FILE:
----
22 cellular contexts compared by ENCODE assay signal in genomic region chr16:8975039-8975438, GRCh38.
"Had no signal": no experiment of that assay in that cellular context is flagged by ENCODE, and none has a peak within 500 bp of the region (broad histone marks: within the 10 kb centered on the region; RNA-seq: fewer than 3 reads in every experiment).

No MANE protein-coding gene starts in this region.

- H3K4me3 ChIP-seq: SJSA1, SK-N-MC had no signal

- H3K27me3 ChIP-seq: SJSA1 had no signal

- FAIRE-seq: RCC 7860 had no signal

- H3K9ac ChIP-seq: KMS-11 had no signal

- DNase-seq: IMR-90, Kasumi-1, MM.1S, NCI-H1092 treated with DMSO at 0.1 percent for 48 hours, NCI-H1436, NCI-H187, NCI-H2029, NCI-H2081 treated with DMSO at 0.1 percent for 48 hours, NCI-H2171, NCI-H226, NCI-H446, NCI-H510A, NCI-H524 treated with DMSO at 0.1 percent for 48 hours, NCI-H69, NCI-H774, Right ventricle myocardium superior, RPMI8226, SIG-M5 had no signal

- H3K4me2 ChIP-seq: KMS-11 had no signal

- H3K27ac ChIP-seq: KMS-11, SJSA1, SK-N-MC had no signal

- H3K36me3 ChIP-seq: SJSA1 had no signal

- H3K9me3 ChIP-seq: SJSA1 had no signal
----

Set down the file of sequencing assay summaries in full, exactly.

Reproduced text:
22 cellular contexts compared by ENCODE assay signal in genomic region chr16:8975039-8975438, GRCh38.
"Had no signal": no experiment of that assay in that cellular context is flagged by ENCODE, and none has a peak within 500 bp of the region (broad histone marks: within the 10 kb centered on the region; RNA-seq: fewer than 3 reads in every experiment).

No MANE protein-coding gene starts in this region.

- H3K4me3 ChIP-seq: SJSA1, SK-N-MC had no signal

- H3K27me3 ChIP-seq: SJSA1 had no signal

- FAIRE-seq: RCC 7860 had no signal

- H3K9ac ChIP-seq: KMS-11 had no signal

- DNase-seq: IMR-90, Kasumi-1, MM.1S, NCI-H1092 treated with DMSO at 0.1 percent for 48 hours, NCI-H1436, NCI-H187, NCI-H2029, NCI-H2081 treated with DMSO at 0.1 percent for 48 hours, NCI-H2171, NCI-H226, NCI-H446, NCI-H510A, NCI-H524 treated with DMSO at 0.1 percent for 48 hours, NCI-H69, NCI-H774, Right ventricle myocardium superior, RPMI8226, SIG-M5 had no signal

- H3K4me2 ChIP-seq: KMS-11 had no signal

- H3K27ac ChIP-seq: KMS-11, SJSA1, SK-N-MC had no signal

- H3K36me3 ChIP-seq: SJSA1 had no signal

- H3K9me3 ChIP-seq: SJSA1 had no signal